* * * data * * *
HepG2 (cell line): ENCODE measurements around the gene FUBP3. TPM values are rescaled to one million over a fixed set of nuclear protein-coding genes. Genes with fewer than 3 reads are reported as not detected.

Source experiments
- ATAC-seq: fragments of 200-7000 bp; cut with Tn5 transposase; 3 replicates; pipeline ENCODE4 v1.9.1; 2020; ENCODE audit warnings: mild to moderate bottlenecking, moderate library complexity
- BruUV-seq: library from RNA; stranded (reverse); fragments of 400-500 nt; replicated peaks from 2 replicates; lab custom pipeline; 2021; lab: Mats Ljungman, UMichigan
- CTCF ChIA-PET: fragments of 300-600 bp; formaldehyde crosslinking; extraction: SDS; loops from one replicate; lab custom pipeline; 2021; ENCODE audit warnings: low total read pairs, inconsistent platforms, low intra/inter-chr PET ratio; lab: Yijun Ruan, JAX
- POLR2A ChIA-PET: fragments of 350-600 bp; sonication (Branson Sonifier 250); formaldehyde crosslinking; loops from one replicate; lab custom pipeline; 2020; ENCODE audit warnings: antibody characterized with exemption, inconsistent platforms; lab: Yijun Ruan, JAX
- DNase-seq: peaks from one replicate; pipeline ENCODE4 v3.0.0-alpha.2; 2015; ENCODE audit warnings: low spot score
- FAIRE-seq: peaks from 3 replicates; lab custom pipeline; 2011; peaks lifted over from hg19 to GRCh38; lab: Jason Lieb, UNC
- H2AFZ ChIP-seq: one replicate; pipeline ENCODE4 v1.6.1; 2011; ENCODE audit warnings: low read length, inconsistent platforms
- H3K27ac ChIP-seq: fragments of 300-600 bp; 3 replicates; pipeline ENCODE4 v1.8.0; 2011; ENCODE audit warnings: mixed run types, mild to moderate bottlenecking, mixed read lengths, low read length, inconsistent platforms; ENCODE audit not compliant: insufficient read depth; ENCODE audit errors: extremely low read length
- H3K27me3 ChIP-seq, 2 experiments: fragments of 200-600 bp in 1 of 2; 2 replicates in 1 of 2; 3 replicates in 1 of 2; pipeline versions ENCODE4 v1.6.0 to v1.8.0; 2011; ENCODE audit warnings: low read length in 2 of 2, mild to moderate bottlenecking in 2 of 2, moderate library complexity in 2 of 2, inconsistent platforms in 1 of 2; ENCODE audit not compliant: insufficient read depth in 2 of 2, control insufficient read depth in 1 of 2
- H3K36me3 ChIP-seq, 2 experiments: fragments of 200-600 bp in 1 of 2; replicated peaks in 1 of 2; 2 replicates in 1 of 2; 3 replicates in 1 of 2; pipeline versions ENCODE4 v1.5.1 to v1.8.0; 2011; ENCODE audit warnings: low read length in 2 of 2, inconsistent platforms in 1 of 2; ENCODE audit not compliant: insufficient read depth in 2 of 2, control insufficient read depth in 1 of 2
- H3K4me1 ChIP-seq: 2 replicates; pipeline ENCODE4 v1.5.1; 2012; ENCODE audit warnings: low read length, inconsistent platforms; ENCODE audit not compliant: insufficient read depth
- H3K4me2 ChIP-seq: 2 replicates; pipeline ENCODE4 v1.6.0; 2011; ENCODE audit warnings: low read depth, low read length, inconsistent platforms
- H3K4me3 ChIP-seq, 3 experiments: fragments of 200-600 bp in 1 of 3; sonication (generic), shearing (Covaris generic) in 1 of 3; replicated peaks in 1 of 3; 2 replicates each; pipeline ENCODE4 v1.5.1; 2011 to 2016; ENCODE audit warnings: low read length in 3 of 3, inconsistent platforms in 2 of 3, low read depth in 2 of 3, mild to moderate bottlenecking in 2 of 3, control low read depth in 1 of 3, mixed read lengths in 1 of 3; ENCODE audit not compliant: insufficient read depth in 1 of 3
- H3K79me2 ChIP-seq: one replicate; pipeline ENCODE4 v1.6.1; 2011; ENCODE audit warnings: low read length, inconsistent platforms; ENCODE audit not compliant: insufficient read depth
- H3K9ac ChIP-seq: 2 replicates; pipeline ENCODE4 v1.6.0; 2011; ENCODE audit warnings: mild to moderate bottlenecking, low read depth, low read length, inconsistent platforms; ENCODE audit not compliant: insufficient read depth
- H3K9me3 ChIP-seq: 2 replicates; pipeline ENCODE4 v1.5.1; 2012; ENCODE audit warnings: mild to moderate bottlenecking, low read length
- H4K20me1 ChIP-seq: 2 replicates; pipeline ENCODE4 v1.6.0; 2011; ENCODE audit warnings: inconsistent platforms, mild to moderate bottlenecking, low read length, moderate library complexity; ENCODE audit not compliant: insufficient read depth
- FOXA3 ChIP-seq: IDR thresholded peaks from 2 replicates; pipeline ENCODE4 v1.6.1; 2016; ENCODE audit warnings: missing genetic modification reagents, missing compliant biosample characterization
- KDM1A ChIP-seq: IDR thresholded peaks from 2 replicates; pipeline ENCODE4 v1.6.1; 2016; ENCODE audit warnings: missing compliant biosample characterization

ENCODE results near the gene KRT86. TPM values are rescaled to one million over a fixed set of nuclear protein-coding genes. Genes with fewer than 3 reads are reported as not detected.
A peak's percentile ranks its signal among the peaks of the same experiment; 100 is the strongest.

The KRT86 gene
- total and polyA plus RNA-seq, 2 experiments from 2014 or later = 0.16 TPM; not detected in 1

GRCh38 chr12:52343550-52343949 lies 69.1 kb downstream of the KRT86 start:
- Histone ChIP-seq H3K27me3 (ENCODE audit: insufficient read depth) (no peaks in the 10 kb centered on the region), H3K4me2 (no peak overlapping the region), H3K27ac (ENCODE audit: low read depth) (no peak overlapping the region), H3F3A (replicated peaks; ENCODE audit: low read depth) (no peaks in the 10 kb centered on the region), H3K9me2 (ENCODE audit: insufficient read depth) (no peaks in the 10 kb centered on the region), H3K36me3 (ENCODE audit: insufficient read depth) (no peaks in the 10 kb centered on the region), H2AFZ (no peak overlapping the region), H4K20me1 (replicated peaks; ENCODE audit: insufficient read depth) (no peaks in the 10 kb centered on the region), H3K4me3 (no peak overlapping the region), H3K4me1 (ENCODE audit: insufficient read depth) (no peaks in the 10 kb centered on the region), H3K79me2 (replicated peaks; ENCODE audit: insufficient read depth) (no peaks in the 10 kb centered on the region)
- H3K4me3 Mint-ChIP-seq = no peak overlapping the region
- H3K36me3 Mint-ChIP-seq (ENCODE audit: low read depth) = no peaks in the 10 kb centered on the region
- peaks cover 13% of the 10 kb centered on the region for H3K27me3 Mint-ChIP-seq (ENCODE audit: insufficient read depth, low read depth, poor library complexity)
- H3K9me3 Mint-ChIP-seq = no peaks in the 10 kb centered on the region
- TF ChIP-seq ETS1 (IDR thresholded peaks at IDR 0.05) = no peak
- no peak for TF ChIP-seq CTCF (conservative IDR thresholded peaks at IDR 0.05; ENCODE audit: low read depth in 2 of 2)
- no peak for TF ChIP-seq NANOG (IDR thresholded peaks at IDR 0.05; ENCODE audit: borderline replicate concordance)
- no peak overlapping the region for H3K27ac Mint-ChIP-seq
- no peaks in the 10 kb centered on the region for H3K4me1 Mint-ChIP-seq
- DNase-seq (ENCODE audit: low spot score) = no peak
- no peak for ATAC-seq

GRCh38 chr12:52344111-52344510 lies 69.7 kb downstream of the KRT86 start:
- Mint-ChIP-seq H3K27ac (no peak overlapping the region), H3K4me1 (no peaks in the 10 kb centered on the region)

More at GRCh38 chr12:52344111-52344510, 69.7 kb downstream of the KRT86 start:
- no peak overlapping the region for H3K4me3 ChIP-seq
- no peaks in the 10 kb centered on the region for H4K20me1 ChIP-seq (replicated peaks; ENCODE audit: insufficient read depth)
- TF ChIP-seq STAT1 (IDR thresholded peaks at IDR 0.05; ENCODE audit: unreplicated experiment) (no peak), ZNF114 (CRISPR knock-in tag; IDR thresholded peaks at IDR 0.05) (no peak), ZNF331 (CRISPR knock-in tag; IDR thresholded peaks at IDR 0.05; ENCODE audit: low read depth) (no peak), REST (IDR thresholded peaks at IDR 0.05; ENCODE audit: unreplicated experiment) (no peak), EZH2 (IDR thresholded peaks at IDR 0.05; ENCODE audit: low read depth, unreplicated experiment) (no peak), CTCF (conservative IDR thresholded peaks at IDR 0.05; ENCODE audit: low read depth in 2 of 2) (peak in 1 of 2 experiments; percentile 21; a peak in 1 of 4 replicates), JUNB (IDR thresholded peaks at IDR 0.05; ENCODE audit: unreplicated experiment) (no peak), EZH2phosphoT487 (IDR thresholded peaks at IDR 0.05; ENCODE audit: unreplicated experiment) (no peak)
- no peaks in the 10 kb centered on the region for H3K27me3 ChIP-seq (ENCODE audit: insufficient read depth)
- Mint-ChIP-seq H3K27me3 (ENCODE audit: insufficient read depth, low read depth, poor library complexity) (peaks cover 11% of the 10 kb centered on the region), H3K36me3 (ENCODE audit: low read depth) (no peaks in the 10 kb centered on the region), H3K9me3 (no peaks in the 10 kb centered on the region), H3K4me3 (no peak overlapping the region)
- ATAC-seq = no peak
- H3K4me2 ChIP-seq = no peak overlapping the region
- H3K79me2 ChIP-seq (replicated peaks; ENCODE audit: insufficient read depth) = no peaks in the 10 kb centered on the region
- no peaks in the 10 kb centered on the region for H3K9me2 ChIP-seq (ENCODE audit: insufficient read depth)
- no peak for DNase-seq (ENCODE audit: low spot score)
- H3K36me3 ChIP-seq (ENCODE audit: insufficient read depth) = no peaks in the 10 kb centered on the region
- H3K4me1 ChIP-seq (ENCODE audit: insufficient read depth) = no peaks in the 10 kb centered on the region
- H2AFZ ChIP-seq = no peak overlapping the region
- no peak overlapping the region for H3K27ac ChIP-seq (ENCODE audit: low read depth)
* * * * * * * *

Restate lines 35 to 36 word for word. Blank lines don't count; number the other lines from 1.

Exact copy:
- no peak overlapping the region for H3K27ac Mint-ChIP-seq
- no peaks in the 10 kb centered on the region for H3K4me1 Mint-ChIP-seq